Customers of the Northern Indiana Public Service Co. will be able to sell more of their own renewable energy back to NIPSCO if state officials agree.
NIPSCO filed a request on July 19 to expand net metering and allow the utility to purchase electricity generated by customers’ renewable energy projects through a feed-in tariff rate.
The state’s current net metering limit is 10 kilowatts and is available only to residential customers and K-12 schools. The proposal would expand the rated capacity to 100 kilowatts and allow all customers to participate, including businesses.
NIPSCO’s net-metering program allows customers to connect to the grid and get credit for solar, wind and hydro energy they generate. The utility pays customers the amount that NIPSCO charges for electricity — 11 cents per kilowatt hour. Currently, 21 customers participate in the program.
If approved by the Indiana Utility Regulatory Commission, the proposal would also start a pilot program known as the Renewable Feed-In Electric Rate, which allows customers to connect generation sources up to 5 megawatts in capacity and sell the power to NIPSCO. The program would last through the end of 2013.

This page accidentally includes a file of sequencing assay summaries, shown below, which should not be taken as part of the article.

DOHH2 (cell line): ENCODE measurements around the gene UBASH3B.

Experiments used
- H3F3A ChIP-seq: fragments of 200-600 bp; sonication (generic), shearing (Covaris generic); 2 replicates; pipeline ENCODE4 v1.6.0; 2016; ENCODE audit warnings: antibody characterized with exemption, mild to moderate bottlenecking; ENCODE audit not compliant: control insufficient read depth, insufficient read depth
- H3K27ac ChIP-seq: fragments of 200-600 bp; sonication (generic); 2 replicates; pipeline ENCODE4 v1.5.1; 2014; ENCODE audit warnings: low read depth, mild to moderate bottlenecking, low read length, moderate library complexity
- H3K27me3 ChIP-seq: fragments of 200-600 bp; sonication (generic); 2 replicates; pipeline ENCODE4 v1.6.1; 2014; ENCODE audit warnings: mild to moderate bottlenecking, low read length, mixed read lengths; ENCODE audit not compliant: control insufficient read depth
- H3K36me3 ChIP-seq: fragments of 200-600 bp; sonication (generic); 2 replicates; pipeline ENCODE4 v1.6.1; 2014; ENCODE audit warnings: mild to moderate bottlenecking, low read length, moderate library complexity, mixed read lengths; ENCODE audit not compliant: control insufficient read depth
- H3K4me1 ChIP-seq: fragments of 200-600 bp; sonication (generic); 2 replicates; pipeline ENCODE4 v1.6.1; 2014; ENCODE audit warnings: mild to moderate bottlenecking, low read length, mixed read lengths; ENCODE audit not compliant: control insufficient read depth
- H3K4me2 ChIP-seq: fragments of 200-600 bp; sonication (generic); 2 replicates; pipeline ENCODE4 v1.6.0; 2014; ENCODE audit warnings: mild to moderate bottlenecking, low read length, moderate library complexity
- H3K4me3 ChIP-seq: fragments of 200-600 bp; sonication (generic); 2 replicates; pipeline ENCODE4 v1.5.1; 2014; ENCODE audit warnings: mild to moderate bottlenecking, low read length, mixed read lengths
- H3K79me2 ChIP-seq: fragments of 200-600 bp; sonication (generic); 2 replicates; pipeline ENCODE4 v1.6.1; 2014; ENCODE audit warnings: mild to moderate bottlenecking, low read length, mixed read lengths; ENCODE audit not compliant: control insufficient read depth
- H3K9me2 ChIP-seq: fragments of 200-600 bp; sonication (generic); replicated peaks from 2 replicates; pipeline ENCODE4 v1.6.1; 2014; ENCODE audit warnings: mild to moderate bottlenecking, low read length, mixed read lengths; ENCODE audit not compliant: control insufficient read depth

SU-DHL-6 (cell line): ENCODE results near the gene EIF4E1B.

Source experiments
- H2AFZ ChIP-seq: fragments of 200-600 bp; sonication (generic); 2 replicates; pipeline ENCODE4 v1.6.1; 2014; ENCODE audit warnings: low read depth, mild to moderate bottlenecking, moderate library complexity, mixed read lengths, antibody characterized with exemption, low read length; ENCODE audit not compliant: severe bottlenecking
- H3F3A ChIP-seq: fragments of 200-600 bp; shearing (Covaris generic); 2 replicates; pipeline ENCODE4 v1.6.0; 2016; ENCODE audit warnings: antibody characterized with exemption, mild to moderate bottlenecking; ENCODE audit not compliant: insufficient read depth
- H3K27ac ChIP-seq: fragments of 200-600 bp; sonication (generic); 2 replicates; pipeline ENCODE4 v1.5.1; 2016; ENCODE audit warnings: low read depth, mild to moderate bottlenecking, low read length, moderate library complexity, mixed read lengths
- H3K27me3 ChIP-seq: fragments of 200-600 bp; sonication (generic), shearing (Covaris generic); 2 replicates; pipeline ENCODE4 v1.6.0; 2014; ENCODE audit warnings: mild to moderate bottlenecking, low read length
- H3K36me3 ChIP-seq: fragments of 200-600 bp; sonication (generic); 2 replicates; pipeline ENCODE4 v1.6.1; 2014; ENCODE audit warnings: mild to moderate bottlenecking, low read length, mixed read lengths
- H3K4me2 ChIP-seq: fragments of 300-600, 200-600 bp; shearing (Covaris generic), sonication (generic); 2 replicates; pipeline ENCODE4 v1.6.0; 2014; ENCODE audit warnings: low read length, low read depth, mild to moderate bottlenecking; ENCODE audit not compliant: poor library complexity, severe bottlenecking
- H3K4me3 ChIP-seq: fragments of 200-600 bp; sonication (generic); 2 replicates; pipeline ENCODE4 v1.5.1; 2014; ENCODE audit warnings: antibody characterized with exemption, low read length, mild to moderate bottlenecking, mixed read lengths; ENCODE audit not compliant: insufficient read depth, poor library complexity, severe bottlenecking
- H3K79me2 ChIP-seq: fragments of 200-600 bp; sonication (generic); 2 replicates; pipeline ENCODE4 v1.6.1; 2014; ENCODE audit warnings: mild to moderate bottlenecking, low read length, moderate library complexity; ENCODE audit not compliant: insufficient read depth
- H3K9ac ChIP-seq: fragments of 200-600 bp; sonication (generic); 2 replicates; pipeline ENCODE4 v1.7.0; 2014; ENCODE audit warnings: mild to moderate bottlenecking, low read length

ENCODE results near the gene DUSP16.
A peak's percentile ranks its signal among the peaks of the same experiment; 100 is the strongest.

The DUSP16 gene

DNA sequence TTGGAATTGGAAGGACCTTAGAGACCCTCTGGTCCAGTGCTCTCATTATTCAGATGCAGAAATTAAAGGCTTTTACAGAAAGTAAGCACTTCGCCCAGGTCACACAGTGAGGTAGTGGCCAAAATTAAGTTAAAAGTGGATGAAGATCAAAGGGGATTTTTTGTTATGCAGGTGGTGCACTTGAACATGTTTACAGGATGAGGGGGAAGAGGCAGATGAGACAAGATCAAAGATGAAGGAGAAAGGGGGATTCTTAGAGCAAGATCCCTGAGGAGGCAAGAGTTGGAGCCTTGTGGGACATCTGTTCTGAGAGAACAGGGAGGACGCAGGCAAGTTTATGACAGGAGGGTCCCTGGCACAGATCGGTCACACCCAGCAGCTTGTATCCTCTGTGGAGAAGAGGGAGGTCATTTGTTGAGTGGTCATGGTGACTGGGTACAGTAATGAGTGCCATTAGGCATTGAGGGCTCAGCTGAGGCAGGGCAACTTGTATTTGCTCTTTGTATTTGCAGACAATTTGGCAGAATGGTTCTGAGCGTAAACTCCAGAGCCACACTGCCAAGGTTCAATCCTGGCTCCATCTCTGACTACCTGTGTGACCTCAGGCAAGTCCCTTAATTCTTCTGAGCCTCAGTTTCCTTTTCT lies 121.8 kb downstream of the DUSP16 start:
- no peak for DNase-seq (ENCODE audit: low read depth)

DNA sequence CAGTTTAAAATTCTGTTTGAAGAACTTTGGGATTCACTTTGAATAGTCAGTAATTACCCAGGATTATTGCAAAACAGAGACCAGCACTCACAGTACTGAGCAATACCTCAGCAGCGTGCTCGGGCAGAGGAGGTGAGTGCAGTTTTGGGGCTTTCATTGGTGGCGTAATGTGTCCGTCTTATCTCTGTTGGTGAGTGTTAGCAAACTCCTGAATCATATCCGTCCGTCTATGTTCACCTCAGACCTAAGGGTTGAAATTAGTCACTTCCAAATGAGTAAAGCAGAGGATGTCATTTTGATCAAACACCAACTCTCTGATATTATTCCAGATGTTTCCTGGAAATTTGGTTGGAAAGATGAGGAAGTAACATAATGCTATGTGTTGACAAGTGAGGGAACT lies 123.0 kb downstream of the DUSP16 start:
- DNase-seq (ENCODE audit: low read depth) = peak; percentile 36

How much customers would be paid depends on the type of energy and (for wind) the capacity of the project. Solar power would pay 26 cents per kilowatt hour, wind units smaller than 100 kilowatt hours 17 cents, wind units between 100 kilowatt hours and 5 megawatts 10 cents, and biomass 7 cents. Customers would receive a check from NIPSCO.
The utility has capped the net metering proposal at 6 megawatts and the feed-in program at 30 megawatts. NIPSCO said if the cap is reached, total renewable energy generation would generate enough electricity for 10,000 homes for a year.
NIPSCO expects the IURC to rule on the request in the coming months, but did not have a more specific timeline.
Source: Gary Post Tribune article